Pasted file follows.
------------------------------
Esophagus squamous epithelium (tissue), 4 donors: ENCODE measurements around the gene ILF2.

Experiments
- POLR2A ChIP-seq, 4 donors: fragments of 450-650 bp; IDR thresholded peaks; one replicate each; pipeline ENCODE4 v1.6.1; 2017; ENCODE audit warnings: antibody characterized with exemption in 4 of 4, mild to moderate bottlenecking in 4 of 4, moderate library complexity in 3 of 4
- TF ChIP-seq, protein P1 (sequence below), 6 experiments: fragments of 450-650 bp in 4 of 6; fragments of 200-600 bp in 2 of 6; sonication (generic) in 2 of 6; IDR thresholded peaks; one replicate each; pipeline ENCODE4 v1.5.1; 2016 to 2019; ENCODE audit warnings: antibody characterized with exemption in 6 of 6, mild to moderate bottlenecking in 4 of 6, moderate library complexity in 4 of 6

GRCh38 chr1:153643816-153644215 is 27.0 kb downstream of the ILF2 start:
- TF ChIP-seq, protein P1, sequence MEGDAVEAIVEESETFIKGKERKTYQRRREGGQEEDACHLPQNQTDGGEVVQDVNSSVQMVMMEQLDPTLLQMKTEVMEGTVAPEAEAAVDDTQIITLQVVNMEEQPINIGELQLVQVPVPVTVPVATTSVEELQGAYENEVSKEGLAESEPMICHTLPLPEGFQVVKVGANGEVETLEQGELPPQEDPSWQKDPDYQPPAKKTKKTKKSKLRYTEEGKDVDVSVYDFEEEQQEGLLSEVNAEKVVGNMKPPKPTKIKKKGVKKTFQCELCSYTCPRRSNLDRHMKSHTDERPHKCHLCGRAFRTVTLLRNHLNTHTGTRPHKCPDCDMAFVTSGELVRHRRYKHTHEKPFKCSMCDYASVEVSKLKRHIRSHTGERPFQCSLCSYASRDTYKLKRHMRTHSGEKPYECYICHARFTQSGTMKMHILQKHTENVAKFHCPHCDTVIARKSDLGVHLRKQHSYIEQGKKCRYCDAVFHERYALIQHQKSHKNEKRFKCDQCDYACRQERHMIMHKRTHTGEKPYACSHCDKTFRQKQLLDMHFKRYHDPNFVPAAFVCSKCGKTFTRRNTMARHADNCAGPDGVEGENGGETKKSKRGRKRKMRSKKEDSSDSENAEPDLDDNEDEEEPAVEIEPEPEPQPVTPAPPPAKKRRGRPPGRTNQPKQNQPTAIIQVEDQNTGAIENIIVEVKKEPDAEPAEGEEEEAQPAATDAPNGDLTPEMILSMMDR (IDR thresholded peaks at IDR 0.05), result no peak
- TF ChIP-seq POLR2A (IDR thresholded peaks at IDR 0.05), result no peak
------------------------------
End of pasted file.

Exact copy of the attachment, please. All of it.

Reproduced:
Esophagus squamous epithelium (tissue), 4 donors: ENCODE measurements around the gene ILF2.

Experiments
- POLR2A ChIP-seq, 4 donors: fragments of 450-650 bp; IDR thresholded peaks; one replicate each; pipeline ENCODE4 v1.6.1; 2017; ENCODE audit warnings: antibody characterized with exemption in 4 of 4, mild to moderate bottlenecking in 4 of 4, moderate library complexity in 3 of 4
- TF ChIP-seq, protein P1 (sequence below), 6 experiments: fragments of 450-650 bp in 4 of 6; fragments of 200-600 bp in 2 of 6; sonication (generic) in 2 of 6; IDR thresholded peaks; one replicate each; pipeline ENCODE4 v1.5.1; 2016 to 2019; ENCODE audit warnings: antibody characterized with exemption in 6 of 6, mild to moderate bottlenecking in 4 of 6, moderate library complexity in 4 of 6

GRCh38 chr1:153643816-153644215 is 27.0 kb downstream of the ILF2 start:
- TF ChIP-seq, protein P1, sequence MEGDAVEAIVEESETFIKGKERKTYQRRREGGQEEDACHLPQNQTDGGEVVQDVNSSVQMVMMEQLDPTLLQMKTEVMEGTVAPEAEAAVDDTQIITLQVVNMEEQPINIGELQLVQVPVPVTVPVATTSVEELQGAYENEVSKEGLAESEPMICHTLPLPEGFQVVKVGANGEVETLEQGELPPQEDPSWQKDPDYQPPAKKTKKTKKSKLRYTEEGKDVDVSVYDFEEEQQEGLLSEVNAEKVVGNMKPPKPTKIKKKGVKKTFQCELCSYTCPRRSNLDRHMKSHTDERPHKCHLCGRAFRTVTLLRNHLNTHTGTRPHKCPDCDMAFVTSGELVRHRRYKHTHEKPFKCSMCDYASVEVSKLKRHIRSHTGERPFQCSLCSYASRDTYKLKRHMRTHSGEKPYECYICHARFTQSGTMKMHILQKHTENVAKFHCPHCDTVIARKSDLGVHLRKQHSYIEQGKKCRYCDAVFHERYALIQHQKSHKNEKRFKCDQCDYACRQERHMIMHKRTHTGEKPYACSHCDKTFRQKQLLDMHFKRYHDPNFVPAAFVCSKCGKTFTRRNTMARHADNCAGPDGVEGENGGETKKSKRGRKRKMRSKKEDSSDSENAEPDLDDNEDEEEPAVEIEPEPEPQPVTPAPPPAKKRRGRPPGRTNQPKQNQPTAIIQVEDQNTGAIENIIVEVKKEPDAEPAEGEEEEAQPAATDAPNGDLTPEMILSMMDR (IDR thresholded peaks at IDR 0.05), result no peak
- TF ChIP-seq POLR2A (IDR thresholded peaks at IDR 0.05), result no peak